This week has seen the continued exit of senior staff from banks like Goldman Sachs, typically for roles on the buy-side.
I can't say that I blame them.
Some of these departures may have been a reaction to David Solomon's new team, direction, or management style. Fair enough. It takes some time for everyone to understand what a new CEO and the adjacent team means for an individual's day-to-day work, compensation, and career path. Solomon has been in charge at Goldman for sufficient time now for people to get the measure of his leadership.
I suspect that it's not coincidental, though, that many of those exiting are leaving for jobs in smaller organizations, predominantly on the buy-side (hedge funds, private equity, family offices).
When you're senior in your career, and especially when you're senior in your career during a pandemic there are big advantages to working for a smaller firm. A smaller number of colleagues means fewer Zoom meetings. It also mitigates the need to impress "internal clients" - there are simply fewer of them in a hedge fund or family office. There's also less need to placate dozens or hundreds of external clients, while trying to please the C-suite with evidence of market share gains.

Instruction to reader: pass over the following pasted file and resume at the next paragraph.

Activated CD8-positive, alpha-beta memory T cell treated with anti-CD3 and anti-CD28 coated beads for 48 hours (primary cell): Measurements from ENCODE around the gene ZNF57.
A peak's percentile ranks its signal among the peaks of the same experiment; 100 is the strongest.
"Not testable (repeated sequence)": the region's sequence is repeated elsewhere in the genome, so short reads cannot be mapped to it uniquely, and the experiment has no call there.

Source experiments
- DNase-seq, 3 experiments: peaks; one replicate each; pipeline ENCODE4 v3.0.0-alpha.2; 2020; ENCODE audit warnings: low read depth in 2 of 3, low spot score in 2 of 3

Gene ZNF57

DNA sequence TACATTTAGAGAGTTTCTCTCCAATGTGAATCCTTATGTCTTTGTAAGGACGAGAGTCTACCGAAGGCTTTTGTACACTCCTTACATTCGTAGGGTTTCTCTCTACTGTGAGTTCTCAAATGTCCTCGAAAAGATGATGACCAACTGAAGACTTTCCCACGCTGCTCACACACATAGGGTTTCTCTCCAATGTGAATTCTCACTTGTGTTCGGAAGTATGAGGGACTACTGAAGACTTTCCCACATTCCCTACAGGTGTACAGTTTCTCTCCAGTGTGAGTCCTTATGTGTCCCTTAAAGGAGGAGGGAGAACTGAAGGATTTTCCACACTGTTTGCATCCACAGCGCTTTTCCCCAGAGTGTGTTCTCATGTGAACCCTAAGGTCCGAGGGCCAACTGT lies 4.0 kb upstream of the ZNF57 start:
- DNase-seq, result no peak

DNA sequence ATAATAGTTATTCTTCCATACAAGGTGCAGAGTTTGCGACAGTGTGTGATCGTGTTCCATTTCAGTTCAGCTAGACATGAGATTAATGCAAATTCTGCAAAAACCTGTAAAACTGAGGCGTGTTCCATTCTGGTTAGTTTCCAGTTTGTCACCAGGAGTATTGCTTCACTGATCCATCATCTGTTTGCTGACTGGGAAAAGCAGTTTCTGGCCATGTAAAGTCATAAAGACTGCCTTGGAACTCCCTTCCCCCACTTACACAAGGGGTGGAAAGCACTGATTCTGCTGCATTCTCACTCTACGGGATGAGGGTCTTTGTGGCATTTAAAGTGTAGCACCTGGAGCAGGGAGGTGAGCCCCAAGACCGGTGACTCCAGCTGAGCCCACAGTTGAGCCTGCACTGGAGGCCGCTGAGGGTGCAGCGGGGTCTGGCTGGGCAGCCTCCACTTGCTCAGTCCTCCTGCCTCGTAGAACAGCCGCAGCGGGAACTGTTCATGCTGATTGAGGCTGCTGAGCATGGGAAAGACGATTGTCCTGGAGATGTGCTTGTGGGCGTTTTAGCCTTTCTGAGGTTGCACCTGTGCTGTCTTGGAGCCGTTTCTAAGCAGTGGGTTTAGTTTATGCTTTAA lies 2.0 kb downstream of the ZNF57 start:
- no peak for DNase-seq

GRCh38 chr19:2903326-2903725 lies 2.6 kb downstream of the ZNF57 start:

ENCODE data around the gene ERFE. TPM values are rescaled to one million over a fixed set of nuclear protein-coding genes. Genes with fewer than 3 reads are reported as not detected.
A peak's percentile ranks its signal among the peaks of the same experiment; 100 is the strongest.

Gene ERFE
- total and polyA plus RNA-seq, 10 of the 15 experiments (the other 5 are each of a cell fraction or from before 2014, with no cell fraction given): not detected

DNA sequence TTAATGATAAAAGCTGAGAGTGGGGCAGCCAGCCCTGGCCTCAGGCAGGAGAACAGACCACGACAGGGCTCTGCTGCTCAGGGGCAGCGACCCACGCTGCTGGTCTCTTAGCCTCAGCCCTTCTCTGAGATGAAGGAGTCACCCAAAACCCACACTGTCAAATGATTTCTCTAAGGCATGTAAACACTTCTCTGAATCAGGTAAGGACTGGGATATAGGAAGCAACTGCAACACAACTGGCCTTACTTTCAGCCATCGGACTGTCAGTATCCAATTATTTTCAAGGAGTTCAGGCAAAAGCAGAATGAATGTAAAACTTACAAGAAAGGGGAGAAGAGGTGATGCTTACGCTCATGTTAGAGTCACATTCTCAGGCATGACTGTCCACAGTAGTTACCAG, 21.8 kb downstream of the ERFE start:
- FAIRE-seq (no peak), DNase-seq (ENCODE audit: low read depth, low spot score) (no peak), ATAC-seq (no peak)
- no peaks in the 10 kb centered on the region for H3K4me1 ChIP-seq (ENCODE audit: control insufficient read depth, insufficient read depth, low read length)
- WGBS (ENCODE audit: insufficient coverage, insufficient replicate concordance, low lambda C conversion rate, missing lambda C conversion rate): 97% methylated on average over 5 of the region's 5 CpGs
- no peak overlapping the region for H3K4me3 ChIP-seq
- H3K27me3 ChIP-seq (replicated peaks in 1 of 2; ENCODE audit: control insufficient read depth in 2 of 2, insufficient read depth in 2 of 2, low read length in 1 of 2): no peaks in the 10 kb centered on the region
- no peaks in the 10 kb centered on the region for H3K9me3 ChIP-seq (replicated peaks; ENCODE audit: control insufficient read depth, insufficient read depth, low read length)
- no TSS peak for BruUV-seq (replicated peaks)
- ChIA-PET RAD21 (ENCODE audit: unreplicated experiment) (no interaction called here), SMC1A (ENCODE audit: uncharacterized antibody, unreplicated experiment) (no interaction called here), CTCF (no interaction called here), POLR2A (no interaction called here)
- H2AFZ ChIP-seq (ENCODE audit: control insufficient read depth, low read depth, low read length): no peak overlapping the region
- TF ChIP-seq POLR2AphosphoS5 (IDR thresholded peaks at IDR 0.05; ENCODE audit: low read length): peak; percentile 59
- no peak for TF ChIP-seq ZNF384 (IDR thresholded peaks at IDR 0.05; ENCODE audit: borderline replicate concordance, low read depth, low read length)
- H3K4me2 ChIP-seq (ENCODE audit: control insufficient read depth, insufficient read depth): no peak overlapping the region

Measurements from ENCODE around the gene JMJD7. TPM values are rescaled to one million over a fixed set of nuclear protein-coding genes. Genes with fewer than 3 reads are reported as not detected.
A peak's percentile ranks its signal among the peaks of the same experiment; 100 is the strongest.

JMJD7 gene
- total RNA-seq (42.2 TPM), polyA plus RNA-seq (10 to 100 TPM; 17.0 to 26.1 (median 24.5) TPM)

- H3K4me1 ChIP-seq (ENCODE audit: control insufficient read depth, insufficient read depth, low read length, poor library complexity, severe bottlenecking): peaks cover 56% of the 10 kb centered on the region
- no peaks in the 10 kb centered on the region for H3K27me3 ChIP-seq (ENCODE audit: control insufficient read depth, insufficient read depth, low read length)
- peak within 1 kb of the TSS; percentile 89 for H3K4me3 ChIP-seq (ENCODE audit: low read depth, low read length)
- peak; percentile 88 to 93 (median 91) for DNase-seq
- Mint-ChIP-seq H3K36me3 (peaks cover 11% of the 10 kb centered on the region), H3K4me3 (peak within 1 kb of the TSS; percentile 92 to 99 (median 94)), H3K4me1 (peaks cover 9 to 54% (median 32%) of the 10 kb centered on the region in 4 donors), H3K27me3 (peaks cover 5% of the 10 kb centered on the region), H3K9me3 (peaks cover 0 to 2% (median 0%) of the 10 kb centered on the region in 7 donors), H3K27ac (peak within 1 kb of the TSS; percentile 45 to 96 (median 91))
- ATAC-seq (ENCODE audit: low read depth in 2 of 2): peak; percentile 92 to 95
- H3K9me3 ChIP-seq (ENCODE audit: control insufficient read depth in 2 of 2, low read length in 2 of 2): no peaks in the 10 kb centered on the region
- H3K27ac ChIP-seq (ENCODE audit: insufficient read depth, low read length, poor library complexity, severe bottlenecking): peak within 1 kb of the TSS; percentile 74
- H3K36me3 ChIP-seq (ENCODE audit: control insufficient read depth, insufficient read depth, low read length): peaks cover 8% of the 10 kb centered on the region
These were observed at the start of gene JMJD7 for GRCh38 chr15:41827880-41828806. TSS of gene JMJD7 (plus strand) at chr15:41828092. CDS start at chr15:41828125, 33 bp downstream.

The buy-side is a simpler life. And over a year into a pandemic, a simple life is more appealing than ever.
At the same time, big banks face the difficulty of adapting to the new culture of working from home, and the apparent militancy of today's juniors. Banks switched to home working with impressive speed at the start of the pandemic, but working from home is not a sustainable model, given the habits of training, mentoring, collaboration and supervision that have built up on Wall Street for 200 years.
If "work from home" becomes the standard for 75% or more of the Wall Street work force, a massive set of practices and traditions will have to change.
Few if any of the people at the most senior levels of these firms want that or even have a clue about how to go about the reorganization and re-training. Almost certainly not the existing C-suite who are steeped in the old ways.
This makes it interesting that so many Goldman Sachs partners, probably the class of Wall Street workers who have the biggest set of career options and the greatest financial flexibility, are choosing to exit 200 West Street one final time. They'll be back for the annual retired partners' dinners, and will undoubtedly have much to discuss.
Theo Lowe is a pseudonym of a banker in New York City
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